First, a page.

The Nvidia RTX Super cards have been rated high in terms of graphics performance, and the new RTX 2080 Super delivers almost everything you may need. Nvidia’s Turing RTX GPUs are capable of ray tracing, DLSS, and contain other architectural updates to enhance the gaming performance. Nvidia’s RTX cards represent a technology that many games have adopted such as Battlefield 5, Metro Exodus, Shadow of the Tomb Raider, and Control and Call of Duty, as well as many ray tracing, enabled games coming soon in future. If you love an excellent high-end graphics card, the RTX 2080 Super is the best bet at present. Eventually, your selection of the RTX 2080 Super card will be mainly based on the price and your personal preference.

The Nvidia reference models don’t carry a price premium at least, but if you desire RGB lighting or a triple-fan cooling solution, you would like to look somewhere. Asus, EVGA, Gigabyte, MSI, Zotac, and other partners offer choices for every build, including one or two blower cards. For those not keenly concerned about aesthetics, going for whatever 2080 Super card will be the most reasonable option.

The Pros

  • Ray tracing
  • Deep learning features
  • The increasing number of RTX enabled games

 

  1. G.Skill TridentZ RGB 2x8GB DDR4-3200

This makes a fast memory gaming rig, complemented with decent timings and maximized performance. Have a look at basic specifications.

  • Capacity: 2x8GB
  • Speed: 3200MT/s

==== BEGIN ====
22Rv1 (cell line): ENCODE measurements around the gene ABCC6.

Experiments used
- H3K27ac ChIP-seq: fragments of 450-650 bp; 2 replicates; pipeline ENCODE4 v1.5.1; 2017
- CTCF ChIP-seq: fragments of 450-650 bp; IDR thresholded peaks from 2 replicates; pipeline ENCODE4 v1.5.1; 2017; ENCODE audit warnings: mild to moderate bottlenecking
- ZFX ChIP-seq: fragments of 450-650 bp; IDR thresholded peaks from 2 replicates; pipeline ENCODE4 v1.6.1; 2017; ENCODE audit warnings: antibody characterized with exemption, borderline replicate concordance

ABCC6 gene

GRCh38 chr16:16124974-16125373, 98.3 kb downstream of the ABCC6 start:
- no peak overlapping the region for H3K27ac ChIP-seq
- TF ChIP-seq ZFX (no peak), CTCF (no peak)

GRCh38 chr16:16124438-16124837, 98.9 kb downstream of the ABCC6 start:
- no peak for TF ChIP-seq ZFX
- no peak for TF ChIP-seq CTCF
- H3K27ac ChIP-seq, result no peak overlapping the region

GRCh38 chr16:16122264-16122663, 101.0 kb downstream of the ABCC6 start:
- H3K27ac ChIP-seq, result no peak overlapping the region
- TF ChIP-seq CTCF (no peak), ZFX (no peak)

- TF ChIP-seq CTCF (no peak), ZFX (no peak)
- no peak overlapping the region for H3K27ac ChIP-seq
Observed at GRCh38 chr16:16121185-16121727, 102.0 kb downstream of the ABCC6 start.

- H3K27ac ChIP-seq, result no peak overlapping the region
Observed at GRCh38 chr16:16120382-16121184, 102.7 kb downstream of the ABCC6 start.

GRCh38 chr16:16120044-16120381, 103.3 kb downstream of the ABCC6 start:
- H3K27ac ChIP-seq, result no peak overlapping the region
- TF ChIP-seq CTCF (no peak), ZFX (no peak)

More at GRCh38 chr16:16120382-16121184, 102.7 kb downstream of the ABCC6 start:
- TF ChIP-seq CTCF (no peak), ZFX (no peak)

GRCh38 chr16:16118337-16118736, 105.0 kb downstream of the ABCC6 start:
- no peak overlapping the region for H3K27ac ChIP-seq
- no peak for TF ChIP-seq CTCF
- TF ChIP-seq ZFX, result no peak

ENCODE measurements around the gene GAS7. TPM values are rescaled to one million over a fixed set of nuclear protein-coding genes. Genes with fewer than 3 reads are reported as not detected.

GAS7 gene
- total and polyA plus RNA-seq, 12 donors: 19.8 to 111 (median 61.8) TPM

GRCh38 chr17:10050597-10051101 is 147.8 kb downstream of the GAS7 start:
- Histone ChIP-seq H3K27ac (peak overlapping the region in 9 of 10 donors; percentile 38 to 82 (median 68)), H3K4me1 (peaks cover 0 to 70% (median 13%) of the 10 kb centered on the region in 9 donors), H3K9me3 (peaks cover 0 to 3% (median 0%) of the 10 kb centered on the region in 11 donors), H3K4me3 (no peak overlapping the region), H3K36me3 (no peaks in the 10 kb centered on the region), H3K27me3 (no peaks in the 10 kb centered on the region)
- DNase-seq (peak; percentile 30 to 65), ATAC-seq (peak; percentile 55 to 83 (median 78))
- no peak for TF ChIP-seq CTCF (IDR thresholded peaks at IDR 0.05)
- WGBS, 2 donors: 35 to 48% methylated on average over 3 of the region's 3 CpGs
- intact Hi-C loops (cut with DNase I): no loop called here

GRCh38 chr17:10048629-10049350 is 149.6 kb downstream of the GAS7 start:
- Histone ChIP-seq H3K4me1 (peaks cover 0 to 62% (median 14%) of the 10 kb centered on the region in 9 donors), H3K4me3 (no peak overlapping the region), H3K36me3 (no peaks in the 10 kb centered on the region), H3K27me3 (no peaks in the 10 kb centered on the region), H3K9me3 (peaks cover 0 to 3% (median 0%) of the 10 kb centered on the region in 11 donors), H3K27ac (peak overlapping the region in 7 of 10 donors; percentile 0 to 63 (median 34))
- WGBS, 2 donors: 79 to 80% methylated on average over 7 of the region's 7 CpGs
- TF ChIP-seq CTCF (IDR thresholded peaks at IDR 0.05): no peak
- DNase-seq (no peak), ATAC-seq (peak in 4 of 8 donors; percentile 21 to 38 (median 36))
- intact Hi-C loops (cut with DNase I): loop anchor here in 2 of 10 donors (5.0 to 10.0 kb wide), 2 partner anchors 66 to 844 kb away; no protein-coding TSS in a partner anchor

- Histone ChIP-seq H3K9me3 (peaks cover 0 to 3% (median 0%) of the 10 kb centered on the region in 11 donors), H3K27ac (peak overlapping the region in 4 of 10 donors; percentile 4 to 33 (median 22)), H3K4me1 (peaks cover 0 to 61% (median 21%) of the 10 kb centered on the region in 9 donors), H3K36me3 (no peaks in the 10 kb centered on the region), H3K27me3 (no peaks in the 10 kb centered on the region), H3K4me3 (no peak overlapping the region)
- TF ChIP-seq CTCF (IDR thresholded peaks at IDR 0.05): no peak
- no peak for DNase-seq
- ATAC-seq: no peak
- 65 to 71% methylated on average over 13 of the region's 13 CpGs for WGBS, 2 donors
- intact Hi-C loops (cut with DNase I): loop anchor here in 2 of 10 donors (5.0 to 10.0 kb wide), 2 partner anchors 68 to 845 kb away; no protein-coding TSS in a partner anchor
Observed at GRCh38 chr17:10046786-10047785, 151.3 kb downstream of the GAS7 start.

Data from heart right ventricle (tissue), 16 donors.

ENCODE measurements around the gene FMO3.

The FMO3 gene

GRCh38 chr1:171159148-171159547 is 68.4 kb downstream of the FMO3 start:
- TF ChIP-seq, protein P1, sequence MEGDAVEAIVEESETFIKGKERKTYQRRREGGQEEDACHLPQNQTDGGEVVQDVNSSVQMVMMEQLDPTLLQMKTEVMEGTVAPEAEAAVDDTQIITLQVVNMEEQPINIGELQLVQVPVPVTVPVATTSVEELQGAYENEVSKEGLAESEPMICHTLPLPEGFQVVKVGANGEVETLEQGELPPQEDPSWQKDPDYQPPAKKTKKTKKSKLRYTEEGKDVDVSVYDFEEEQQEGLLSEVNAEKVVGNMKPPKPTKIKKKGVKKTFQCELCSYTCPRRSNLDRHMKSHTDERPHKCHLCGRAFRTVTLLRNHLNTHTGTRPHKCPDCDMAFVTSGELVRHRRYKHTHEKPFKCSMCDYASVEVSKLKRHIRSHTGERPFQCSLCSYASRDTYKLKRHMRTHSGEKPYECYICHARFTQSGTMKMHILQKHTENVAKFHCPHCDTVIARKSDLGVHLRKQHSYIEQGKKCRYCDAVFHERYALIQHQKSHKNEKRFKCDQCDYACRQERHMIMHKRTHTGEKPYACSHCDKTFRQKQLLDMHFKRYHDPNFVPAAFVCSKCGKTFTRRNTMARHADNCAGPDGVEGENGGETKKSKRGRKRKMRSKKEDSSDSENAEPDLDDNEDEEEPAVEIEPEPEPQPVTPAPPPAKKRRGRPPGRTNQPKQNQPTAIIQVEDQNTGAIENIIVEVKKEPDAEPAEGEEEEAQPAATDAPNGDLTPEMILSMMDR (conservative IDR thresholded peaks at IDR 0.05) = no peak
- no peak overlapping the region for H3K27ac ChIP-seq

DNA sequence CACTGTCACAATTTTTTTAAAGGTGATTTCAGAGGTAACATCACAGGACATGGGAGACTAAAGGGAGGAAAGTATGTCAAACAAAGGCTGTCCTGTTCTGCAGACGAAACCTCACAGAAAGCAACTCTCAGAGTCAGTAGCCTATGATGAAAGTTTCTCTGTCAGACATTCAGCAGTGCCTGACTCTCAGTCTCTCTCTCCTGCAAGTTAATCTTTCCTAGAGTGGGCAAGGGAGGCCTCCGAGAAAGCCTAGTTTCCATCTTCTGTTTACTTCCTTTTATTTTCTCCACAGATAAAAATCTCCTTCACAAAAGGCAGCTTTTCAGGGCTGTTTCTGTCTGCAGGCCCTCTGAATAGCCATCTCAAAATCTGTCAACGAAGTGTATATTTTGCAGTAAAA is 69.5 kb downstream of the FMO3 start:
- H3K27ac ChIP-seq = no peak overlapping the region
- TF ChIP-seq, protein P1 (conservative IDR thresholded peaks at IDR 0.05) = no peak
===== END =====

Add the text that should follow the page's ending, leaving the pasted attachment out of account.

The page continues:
• Timings: 16-18-18-38
  • Voltage: 1.35V

While memory capacity is one of the key factors to a certain point, going beyond 16GB necessitates specific workloads to avail the benefit. Amplified memory speed, however, may boost the performance and framerates. G.Skill’s TridentZ DDR4-3200 RGB well balances the price with performance, and it costs significantly higher being a faster option.

Compared to traditional DDR4-2400 offering CL15 timings, the TridentZ upgrades the performance level by 5-10 percent. It costs almost 20-30 percent higher on the memory side, but considering the entire system, it’s only a percent increase in the price. And you will be saved from the worry if your memory speed is making the things slower.

Know that the benefits of 32GB can only be availed if you are running the workloads that require more than 16GB. There’s no specific right/wrong answer to the dilemma between speed and capacity, but most of the users get more benefit from a faster RAM, at least once we’re at the 16GB level.

The Pros

  • Good speed and timings
  • Decent price for DDR4-3200

Conclusion

Once you get all the parts, you can assemble those. You can make changes in the gaming rig choices we shared. That’s how you build your system. Make the choices we shared your starting point and use your creativity (along with your personal preferences) to tailor your rig to fit your needs, aesthetics, budget, and whatever, you name it. Is there something you would like to know more about or do you have questions? Let us know in the Comments section.